Today we’d like to take a look at the psychology of online consumerism since so many of our Internet clients are in the business of selling a product or service. When you’re on the other side of the register as a consumer:
- When will you opt to purchase the more expensive of two similar items?
- When do you drive out of your way for a particular service?
- What prompts you to spread the word about an experience you’ve had with a company?
The answers to all three questions are similar. Something sets the company apart as extraordinary.
We’d like to share Scott and Linda’s story. They wanted to freshen up the look of their kitchen without incurring a lot of expense. We think their story will aptly demonstrate how a buyer approaches Internet purchasing:
After seeing a segment about countertop refinishing on a morning show, Linda researched countertop refinishing kits on the Internet. Of course she came up with many search results, but like most people, stuck to the first two pages of the 159,000 links that appeared.
Linda quickly discovered that there were an abundance of companies that offered these kits. Now she had to educate herself about color selection, durability, application techniques, and price-point expectations.
She was led to YouTube where she watched several videos about product application. She read through people’s feedback and opinions, viewed samples, and selected the look she liked and the application method Scott would prefer (considering this would move to the top of his honey-do list!).
Now that Linda knew what she wanted, she refined her search to select the company from which to purchase the materials. The one that continually caught her eye during her search to purchase was also a website she’d frequented during her research phase. The company was very professional, clear and concise in its demonstration videos, had pages of customer-submitted before and after pictures, and listed scores of glowing reviews from their customers.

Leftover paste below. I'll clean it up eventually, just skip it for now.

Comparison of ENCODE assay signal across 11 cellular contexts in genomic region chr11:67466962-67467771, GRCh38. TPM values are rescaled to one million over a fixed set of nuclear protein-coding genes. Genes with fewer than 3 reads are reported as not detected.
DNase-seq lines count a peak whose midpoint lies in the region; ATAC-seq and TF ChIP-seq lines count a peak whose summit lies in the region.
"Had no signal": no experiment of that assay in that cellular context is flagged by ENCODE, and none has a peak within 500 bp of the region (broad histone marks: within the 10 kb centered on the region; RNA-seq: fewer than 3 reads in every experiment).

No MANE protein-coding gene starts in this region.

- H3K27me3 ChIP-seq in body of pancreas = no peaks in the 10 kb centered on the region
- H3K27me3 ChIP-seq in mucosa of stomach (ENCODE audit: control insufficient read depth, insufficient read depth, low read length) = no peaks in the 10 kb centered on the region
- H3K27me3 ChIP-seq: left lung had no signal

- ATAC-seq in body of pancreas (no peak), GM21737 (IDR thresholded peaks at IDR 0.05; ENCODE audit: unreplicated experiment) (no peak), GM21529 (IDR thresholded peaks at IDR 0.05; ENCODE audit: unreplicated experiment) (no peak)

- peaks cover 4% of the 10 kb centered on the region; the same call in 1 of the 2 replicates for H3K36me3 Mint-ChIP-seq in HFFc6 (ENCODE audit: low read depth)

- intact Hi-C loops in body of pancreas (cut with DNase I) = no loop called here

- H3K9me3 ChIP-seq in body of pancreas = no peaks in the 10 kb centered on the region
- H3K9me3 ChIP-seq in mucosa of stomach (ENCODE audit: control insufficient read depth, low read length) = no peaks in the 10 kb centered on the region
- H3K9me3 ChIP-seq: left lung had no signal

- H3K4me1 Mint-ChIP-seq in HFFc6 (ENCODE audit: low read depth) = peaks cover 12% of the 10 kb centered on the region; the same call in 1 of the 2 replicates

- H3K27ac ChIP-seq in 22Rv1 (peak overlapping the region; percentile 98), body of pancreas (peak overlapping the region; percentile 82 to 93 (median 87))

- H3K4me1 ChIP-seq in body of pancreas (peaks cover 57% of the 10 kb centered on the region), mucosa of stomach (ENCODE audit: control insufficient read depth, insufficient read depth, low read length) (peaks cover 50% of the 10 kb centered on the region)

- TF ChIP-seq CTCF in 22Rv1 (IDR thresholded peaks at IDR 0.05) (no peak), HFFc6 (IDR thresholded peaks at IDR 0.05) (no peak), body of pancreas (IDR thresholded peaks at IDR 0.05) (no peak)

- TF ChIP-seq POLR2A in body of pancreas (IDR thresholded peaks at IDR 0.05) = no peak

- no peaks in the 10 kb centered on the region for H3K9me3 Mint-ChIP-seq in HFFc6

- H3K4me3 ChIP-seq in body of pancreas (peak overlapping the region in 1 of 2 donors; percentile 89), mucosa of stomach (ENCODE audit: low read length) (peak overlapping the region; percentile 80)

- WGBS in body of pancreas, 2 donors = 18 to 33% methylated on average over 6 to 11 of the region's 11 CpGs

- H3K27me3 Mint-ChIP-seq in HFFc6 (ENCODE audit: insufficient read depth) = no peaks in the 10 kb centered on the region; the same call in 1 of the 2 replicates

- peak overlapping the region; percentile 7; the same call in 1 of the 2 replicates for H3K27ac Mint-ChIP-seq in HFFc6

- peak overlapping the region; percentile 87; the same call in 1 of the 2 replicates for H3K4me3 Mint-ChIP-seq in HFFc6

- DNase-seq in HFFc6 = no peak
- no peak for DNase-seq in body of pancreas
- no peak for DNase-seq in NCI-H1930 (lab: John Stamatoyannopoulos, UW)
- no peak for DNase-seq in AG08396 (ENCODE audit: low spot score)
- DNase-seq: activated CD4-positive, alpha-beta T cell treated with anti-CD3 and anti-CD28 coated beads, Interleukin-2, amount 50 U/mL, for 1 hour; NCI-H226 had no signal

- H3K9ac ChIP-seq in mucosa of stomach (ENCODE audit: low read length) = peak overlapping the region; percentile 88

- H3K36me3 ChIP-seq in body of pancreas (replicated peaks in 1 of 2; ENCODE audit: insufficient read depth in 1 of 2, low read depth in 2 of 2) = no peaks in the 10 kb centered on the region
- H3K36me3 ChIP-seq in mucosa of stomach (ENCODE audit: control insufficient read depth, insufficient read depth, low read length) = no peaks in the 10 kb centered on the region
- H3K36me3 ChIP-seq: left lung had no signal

The spokesperson on the website even showed customers how they could create their own color and pattern variations if they did not like the standard ones available in the kits. This was a feature both Scott and Linda loved because they wanted to achieve a look that was a cross between what two kits offered.
None of these benefits closed the deal, however, until Linda came across negative reviews on the website. Customers who had complaints about the company’s product or service ultimately led Scott and Linda to decide to purchase from this company. Understanding why is where businesses like yours can overcome a marketing flaw that so many people make—removing negative feedback in an effort to save face.
This company left customers’ negative comments in their feedback section and then tacked on all of their correspondence regarding the matter. What this demonstrated to Scott and Linda was integrity and ownership. It proved that the company didn’t scrub their site (remove any negative remarks) in the name of making themselves look better. They addressed everything from product complaints when they switched suppliers, to shipping snafus when they were overwhelmed with orders after appearing on the morning show. Any potential customer could clearly see that if they encountered a problem, the company would take care of them promptly and to their satisfaction.
To Scott and Linda, this peace of mind was worth the extra 30% they wound up paying by ordering the kit from this company versus a less expensive competitor with kits that looked the same. The alternate company appeared to have the same type of product line, but had a minimal online presence that indicated that it would back its products if their customers encountered a problem. This example illustrates that what a company doesn’t say can be detrimental to their sales.
The lesson you can apply to your business marketing is this: Embrace opportunities to show your potential customers how they will benefit from doing business with you. Prove that customers should go the extra mile or pay a premium price for your product or service. Set yourself apart as extraordinary. Work your site and publically own and correct your mistakes, proving that while your company may not be infallible, it will make things right with the customer every time. This has turned out to be marketing genius for the companies who do it right. Will yours be one of those companies?
If you want to take your website to the next level, integrate your social media platforms, or set up a customer feedback or photo submission page, please contact one of our web design consultants to learn more.